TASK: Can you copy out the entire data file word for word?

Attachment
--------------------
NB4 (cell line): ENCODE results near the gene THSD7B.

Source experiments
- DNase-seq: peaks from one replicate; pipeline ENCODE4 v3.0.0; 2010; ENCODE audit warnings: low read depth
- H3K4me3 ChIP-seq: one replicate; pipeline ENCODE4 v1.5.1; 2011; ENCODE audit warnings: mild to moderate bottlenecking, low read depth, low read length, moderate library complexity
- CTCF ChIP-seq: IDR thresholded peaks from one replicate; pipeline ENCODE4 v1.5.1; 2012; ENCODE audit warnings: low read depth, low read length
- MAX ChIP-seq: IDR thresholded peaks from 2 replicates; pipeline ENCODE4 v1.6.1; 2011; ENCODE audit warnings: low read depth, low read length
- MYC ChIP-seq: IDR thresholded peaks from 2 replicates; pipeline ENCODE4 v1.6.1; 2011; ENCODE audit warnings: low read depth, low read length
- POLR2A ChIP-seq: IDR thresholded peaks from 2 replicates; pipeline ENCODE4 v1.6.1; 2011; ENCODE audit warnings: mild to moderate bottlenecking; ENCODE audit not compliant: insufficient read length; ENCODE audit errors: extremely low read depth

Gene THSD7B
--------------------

NB4 (cell line): ENCODE results near the gene THSD7B.

Source experiments
- DNase-seq: peaks from one replicate; pipeline ENCODE4 v3.0.0; 2010; ENCODE audit warnings: low read depth
- H3K4me3 ChIP-seq: one replicate; pipeline ENCODE4 v1.5.1; 2011; ENCODE audit warnings: mild to moderate bottlenecking, low read depth, low read length, moderate library complexity
- CTCF ChIP-seq: IDR thresholded peaks from one replicate; pipeline ENCODE4 v1.5.1; 2012; ENCODE audit warnings: low read depth, low read length
- MAX ChIP-seq: IDR thresholded peaks from 2 replicates; pipeline ENCODE4 v1.6.1; 2011; ENCODE audit warnings: low read depth, low read length
- MYC ChIP-seq: IDR thresholded peaks from 2 replicates; pipeline ENCODE4 v1.6.1; 2011; ENCODE audit warnings: low read depth, low read length
- POLR2A ChIP-seq: IDR thresholded peaks from 2 replicates; pipeline ENCODE4 v1.6.1; 2011; ENCODE audit warnings: mild to moderate bottlenecking; ENCODE audit not compliant: insufficient read length; ENCODE audit errors: extremely low read depth

Gene THSD7B